Four Most Wanted Songs 2

It has been my endeavour all along to provide a download link for all the songs that I post on this blog, so that you may soak into the music at your leisure. However, I must tell you in clear terms that all these uploads have been deliberately encoded in a very lo-fi quality and are meant for sampling purpose only. As such, these songs can be best heard on a desktop computer or laptop speakers only. Any attempt to load these songs on your iPods or playing them on a high fidelity audio system could harm not only your precious ears with high static and crackle, but also the commercial interest of our striving artists. So if you like the music posted on this blog, please buy the original CDs. Don’t hesitate, gather enough courage and go for it. I bet, you won’t be disappointed. It would be a proud moment for all classical music lovers, and a dream come true for the artists, to see at least one Bhimsen Joshi CD along with one of Himesh Reshamiya, lying side by side on the CD rack, in all homes of the subcontinent.

Based upon visitors’ requests and also the ‘search words’ that led people to this blog, here are a few more songs, specially posted for you.

Begum Akhtar – Dadra – Hamari Atariya Pe :  Download

Bhimsen Joshi – Bhairavi – Boli Na Bol Humse Piya :  Download

Shobha Gurtu – Bhairavi – Saiyan Nikas Gaye :  Download

Rashid Khan – Yaman – Tarana :  Download

.. more Most Wanted Songs »


Appreciating Alap, Jor and Jhala

Indian classical music is basically split into two branches. The northern Hindustani tradition, influenced by the musical traditions of the Mughals, and the southern Carnatic tradition which largely remains culturally devotional in nature. To Westerners, and to many even in India, Indian classical music is simply a melody without a specific beginning or a definite end. To them it is more a gymnastics in sound, and to a few, unnecessary flexing of the vocal chords. As such, to many, its technicalities seem a little too baffling. A little basic knowledge about various sections of a recital is necessary, before one may start appreciating Indian classical music.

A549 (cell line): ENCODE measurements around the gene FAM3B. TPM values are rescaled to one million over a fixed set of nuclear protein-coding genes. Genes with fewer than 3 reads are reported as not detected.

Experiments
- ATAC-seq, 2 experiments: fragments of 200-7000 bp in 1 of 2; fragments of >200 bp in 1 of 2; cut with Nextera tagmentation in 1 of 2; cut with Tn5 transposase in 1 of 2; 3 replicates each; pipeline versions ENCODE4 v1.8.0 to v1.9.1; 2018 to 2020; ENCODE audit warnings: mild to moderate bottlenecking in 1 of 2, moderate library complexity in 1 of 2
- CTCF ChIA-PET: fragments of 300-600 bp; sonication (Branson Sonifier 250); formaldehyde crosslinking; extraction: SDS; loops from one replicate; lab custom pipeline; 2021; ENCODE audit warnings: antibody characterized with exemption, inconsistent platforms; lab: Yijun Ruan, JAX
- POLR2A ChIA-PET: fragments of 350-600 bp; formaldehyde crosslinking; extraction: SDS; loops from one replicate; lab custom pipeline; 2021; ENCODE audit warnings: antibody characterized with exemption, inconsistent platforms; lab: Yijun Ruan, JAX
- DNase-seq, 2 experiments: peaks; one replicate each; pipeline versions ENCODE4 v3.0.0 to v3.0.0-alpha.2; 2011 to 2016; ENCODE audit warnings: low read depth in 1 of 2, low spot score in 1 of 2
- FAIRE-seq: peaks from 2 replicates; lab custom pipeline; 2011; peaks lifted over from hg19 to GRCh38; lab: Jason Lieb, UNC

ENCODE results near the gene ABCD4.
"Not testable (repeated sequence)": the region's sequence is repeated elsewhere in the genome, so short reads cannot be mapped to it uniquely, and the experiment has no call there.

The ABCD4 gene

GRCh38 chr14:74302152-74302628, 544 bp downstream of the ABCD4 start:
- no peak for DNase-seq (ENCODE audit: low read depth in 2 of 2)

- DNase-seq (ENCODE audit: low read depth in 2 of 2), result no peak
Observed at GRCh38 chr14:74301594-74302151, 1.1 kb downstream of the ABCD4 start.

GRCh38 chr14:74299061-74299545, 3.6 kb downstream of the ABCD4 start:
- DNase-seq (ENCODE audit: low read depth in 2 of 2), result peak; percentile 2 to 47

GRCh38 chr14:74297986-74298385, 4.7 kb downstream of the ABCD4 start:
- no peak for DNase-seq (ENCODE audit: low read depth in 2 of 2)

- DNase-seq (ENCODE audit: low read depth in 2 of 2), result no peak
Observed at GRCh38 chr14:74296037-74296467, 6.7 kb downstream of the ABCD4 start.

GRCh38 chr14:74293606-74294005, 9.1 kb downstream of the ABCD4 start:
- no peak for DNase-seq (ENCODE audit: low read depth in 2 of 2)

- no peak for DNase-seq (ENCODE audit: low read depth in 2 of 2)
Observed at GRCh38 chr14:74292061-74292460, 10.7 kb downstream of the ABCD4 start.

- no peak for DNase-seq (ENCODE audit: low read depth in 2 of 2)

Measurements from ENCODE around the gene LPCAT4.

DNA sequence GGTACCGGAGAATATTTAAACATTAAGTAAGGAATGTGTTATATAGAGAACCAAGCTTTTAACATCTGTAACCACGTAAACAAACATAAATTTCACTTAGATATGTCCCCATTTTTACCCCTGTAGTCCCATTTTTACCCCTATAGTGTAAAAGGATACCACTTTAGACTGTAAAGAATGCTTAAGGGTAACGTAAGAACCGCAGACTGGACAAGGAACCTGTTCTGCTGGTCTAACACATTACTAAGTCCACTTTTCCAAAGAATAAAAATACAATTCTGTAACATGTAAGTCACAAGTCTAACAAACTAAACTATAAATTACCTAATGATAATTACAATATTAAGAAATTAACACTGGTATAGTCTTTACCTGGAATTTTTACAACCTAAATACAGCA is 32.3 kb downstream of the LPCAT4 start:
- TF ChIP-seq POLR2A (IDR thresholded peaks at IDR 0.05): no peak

Probably the most striking difference between the Western and Indian classical traditions is the importance of improvisation in the latter. While Western music has written scores, an Indian classical performance is extempore. The overwhelming majority of Indian recitals are improvised on the spot, making each performance unique and unrepeatable. The musicians may almost never have practiced together, and it may be unusual for any musician other than a soloist to have a clue what will be performed. Given this, it is mind boggling to see the speed with which incredibly complex Ragas are improvised by the performers, with vocalists, instrumentalists and percussionists engaged in creating an unified interaction of rhythm and melody that is precisely calculated to bring out the essence of the Raga and mood, set out in the composition.

The improvisational nature of Indian music requires the artist to take into consideration the setting, time allowed for his concert, his mood and the feeling he discerns in the audience before he begins to play. The traditional recital begins with the Alap section – the serene exploration of the chosen Raga. Just like an hors d’oeuvre (appetizer) served before the main course of a meal. After this slow introspective beginning, the musician moves on to the Jor. In this part, the basic theme of the Raga is elaborated and the artist tries to bring the emotional mood of the Raga to the surface. There is no drum (Tabla) accompaniment in either Alap or Jor.

Rashid Khan & Shahid Parvez – Bageshri Alap & Jor :  (Download)

Rashid Khan & Shahid Parvez – Bageshri Jhala in Gat :  (Download)